Rough Cut

Why it's not Bharat Mata ki jai in Kapoor & Sons

Mothers can love their children too much, or too little.

 |  Rough Cut  |  4-minute read |   27-03-2016
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So here we are, the nation's mothers, just about recovering from the debate on whether "Bharat Mata ki jai" should be mandatory, and whether saying it in the right tone and at the right pitch qualifies one to be a nationalist. Surely the most fundamental debate in a nation which still has rampant poverty, illiteracy and hunger.

When what happens? A popular production house, known for putting mothers on a pedestal (remember the silent, weeping Jaya Bachchan in Kabhi Khushi Kabhie Gham, who stood by glumly as her husband and older son warred with each other?), decides that Indian mothers have had it too good for far too long. It's time to bring them down with a thud.

So we have Kapoor & Sons (Since 1921). Much has been made of how realistic the dysfuntional family is. Indeed it is, to a great extent, as much as Dharma Productions understands what realism is - so naturally, everyone lives in rambling houses in a picture-perfect hill station, wears fashionably layered clothing, breaks into acrobatic dance steps even though there is nary a drum roll nor a wedding sangeet in sight, and is either doing odd jobs in New Jersey or being terribly successful in London.

Also read: Homosexuality is normal, kudos to Kapoor & Sons for showing this

Its four principal male characters are various kinds of terrific. So there is the delicious Fawad Khan; he of the brooding eyes and mischievous smile; Sidharth Malhotra, who has been in training for the Perfect Punjabi Dreamboat status for a few years now; director Rajat Kapoor, seen all too rarely on screen now and unfortanately so; and our very own Uncle Chints, hidden under layers of make up and prosthetics, but very much Rishi Kapoor.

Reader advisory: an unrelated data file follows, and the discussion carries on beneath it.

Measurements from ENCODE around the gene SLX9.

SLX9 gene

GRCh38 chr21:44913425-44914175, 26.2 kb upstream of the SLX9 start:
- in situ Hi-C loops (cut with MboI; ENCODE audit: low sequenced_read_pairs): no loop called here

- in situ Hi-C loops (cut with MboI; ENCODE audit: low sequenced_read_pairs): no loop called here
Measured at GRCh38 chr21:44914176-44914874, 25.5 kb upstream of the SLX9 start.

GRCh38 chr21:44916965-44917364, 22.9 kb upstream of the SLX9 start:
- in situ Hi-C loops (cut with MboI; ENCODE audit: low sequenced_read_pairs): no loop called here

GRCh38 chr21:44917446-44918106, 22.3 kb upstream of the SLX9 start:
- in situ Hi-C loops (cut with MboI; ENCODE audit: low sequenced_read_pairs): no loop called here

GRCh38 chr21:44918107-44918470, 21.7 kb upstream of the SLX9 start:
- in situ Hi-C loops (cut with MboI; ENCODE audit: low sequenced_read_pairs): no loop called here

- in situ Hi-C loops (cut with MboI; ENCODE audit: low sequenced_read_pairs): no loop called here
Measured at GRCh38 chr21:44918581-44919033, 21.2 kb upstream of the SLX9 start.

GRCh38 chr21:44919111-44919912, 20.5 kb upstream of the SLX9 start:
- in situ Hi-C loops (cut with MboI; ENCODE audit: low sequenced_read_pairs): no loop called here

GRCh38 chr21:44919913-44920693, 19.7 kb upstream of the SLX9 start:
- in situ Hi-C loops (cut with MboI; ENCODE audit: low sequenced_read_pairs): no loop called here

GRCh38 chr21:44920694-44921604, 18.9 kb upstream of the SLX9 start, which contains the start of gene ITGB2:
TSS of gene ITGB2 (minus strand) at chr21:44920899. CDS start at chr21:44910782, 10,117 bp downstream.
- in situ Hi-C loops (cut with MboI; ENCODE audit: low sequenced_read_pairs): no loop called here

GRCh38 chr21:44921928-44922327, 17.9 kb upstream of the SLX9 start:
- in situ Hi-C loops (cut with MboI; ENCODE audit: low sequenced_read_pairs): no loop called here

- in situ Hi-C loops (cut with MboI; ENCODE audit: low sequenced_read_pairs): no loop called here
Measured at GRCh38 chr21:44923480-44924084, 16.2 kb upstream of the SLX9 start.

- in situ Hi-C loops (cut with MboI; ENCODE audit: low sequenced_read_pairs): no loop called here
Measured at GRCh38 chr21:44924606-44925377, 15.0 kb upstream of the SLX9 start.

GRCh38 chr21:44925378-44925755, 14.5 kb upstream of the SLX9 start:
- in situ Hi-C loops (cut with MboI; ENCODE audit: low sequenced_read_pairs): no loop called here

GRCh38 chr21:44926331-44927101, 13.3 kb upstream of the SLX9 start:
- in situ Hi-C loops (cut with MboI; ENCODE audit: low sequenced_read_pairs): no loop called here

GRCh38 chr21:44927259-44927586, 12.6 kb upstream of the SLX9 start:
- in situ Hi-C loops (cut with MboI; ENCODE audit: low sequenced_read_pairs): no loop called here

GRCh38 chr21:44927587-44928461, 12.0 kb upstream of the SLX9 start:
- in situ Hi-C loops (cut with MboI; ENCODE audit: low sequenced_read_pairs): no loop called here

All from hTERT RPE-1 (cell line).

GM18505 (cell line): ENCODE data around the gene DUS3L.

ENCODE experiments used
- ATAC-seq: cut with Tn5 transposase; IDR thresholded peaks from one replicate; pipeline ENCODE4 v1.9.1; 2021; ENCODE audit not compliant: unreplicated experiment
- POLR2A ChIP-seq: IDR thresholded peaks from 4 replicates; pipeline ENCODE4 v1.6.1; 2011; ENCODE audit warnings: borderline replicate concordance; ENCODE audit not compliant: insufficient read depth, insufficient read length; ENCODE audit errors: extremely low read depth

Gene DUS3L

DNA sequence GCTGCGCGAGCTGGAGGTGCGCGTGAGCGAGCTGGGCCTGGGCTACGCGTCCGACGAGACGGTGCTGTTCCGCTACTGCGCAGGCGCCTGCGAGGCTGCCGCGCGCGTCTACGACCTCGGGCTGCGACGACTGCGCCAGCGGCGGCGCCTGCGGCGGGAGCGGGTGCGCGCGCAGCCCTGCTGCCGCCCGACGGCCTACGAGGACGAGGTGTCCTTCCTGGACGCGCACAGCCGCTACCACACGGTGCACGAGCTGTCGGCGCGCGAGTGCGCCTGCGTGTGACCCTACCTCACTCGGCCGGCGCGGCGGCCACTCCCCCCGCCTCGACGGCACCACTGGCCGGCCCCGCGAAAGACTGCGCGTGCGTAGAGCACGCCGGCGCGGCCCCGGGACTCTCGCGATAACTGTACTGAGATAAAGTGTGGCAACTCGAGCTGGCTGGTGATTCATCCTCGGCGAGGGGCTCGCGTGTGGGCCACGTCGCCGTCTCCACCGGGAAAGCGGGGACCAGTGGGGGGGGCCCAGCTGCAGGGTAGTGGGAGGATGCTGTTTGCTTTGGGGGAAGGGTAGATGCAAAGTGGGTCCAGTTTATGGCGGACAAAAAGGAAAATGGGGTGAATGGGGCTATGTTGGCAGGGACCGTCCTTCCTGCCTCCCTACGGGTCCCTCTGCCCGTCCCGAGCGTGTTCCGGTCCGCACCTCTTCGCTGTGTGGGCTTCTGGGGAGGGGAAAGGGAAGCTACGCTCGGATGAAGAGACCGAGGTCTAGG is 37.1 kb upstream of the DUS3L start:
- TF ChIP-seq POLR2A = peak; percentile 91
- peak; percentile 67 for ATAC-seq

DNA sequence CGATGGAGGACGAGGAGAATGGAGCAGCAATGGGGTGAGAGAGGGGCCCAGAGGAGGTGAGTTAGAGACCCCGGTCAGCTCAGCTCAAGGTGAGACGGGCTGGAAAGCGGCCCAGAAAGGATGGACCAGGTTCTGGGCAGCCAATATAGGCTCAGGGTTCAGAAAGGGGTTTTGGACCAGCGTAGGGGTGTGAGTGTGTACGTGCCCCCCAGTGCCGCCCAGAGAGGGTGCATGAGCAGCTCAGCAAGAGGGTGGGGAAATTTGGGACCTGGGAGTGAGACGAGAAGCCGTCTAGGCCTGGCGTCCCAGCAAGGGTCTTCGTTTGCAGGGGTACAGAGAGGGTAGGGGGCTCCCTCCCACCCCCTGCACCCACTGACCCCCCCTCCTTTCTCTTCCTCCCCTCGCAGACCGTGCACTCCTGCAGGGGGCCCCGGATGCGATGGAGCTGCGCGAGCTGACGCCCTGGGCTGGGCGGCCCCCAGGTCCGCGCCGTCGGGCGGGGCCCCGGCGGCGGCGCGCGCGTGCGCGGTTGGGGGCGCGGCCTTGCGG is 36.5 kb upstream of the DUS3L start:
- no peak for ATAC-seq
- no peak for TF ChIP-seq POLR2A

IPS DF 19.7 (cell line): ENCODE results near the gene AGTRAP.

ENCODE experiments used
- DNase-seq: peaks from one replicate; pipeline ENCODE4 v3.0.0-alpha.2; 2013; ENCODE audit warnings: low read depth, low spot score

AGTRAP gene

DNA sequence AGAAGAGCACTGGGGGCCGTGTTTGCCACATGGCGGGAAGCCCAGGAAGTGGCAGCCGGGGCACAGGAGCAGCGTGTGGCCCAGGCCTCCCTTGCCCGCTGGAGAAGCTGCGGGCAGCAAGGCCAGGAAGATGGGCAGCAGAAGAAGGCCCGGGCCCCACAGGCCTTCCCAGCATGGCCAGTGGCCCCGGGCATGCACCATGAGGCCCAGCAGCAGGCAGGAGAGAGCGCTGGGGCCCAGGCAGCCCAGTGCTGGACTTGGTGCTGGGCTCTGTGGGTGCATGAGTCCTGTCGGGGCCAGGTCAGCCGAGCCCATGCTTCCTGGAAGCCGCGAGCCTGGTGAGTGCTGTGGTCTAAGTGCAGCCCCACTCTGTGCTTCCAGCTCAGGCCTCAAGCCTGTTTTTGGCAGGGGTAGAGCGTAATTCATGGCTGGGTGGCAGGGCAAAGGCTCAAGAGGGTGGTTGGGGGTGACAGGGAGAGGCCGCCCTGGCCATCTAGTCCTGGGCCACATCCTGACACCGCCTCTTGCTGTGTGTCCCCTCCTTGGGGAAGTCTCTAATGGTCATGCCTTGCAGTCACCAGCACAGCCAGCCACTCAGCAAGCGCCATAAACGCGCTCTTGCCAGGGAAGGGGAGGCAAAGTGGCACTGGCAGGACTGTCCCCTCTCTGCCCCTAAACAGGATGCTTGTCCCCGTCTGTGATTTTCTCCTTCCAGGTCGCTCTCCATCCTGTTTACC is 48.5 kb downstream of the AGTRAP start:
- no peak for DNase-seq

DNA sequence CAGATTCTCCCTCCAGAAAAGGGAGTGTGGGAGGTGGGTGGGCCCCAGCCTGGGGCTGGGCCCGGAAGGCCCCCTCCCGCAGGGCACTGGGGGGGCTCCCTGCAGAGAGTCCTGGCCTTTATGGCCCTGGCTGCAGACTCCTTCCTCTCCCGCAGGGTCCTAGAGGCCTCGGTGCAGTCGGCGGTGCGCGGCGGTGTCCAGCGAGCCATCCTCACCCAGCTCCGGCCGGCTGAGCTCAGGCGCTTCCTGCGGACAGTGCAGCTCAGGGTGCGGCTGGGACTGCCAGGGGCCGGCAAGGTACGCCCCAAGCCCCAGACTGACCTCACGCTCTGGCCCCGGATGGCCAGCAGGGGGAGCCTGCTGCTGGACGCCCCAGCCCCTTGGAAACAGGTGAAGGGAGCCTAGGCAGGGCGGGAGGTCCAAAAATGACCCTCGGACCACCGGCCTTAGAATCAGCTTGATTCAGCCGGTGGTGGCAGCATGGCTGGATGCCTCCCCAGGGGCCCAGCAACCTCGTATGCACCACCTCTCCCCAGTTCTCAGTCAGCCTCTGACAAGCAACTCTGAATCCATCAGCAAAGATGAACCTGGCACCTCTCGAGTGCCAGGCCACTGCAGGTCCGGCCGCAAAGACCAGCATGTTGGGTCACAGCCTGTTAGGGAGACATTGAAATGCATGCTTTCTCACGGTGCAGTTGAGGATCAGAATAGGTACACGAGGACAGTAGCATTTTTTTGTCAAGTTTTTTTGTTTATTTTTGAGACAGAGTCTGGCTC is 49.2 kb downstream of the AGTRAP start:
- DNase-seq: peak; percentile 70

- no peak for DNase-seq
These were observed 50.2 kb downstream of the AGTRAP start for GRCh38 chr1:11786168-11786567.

kapoor_032716102433.jpg The mother loves one son too much.

A family that would be ideal if it wasn't for the mother, who seems to be the root of all problems. To Ratna Pathak Shah falls the unfortunate task of being the reason for Everything Bad That Ever Happens to the Perfect Family. She cannot seem to do anything right.

Also read: Kapoor & Sons is the family drama Bollywood needed

Here's how.

She loves one son too much. Granted, he's Fawad Khan, and a mother can get misty-eyed staring at all that beauty, but which mother would actually hurt one child in order to help the other? She loves him so much that even Fawad protests, saying he is tired of carrying the burden of being her "perfect bachcha".

She doesn't love the other boy enough. Understandble, if the choice is between Fawad and Sidharth, but even then, taking over the son's bedroom, removing all his things, wiping all traces of his childhood. Ouch. Who could be that insensitive?

She alternates between hissing at her husband about lack of money or screaming at him for wiping out her savings. Which is, one supposes, reason for Rajat Kapoor to look elsewhere for er, validation? Because, we all know that a good man, as Fawad describes his father, would never stray if he didn't have enough reason.

Even the one unfailingly fun-loving character in the movie, the dirty grandpa who loves Mandakini's wet sari above all else, immediately suspends dispensing cheer and spreading goodwill the minute she walks into the room.

All right, all right, we get it. Mothers are no fun. Mothers can love their children too much, or too little. Mothers can be harridans to their husbands. Mothers can be resentful of lost opportunities, wealthy relatives and even leaks that are not repaired. Mothers can be, gosh, imperfect.

But you know what? It's because being a mother is also the most thankless job in the world. No one teaches you how to do it right and even if they do, what works in one family doesn't in another. No one thanks you for their success. Everyone blames you for their failure. No one remembers the good things you did. But everyone has a very long memory for everything you did wrong.

And while fathers and sons can drown their combined sorrows in a shared whisky, mothers can't even do that - they're too busy preparing/heating the food they'll be needing when they're done.

With apologies to Philip Larkin then:

They She fuck(s) you up, your mum and dad.

They She may not mean to, but they she do does.

They She fill(s) you with the faults they she had

And add(s) some extra, just for you.

Charming, isn't he? 

Writer

Kaveree Bamzai Kaveree Bamzai @kavereeb

Consulting editor, India Today Group

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